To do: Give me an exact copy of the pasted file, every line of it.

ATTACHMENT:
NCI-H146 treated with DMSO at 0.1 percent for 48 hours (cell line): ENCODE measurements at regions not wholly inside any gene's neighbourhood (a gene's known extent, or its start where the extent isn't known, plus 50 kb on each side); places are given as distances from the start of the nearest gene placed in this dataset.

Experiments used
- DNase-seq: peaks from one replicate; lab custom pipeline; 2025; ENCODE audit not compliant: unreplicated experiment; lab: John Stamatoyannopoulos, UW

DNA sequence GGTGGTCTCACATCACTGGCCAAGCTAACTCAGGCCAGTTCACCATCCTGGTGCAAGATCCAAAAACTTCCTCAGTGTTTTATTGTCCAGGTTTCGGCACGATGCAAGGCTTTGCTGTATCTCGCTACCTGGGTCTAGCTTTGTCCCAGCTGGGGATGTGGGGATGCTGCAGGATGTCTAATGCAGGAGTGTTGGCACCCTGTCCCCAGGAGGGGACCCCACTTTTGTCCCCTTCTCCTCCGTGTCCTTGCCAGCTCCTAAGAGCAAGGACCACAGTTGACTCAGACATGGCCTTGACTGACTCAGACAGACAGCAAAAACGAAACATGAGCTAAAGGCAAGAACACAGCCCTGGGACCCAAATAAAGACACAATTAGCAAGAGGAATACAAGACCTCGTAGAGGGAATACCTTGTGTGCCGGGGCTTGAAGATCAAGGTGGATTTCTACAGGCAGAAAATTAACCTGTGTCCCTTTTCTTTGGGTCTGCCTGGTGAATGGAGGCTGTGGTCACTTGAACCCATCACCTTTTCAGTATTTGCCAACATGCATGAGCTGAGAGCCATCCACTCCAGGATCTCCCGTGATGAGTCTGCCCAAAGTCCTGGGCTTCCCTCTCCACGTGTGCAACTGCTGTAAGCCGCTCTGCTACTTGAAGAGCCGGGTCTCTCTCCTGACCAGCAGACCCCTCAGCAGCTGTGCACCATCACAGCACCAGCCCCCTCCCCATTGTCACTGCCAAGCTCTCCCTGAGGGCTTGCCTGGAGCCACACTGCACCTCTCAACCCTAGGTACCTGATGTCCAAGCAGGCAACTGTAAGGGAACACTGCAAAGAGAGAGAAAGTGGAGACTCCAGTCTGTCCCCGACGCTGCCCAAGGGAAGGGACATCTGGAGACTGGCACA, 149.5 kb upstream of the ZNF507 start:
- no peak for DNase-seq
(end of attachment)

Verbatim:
NCI-H146 treated with DMSO at 0.1 percent for 48 hours (cell line): ENCODE measurements at regions not wholly inside any gene's neighbourhood (a gene's known extent, or its start where the extent isn't known, plus 50 kb on each side); places are given as distances from the start of the nearest gene placed in this dataset.

Experiments used
- DNase-seq: peaks from one replicate; lab custom pipeline; 2025; ENCODE audit not compliant: unreplicated experiment; lab: John Stamatoyannopoulos, UW

DNA sequence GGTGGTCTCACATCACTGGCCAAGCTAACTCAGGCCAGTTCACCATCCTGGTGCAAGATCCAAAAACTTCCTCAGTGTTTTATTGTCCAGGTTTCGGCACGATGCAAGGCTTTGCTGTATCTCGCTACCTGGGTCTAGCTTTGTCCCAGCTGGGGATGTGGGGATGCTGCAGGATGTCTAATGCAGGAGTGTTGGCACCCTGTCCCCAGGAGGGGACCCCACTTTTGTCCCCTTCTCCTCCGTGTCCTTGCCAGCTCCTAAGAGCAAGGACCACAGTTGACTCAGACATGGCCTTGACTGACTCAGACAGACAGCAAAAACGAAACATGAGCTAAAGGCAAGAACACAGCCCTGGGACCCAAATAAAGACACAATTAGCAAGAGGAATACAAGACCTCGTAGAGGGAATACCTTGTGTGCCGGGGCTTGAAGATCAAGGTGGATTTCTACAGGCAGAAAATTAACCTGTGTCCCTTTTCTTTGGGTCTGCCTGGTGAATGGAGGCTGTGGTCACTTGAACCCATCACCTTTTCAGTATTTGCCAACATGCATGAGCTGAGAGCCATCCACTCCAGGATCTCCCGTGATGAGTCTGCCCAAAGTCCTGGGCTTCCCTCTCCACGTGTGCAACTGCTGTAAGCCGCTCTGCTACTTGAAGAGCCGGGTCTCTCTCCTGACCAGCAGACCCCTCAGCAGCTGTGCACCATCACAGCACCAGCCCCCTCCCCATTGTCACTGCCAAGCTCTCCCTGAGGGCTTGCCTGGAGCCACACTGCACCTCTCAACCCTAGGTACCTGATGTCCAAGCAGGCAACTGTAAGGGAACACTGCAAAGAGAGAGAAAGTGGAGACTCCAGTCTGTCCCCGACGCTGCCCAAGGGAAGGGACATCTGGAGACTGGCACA, 149.5 kb upstream of the ZNF507 start:
- no peak for DNase-seq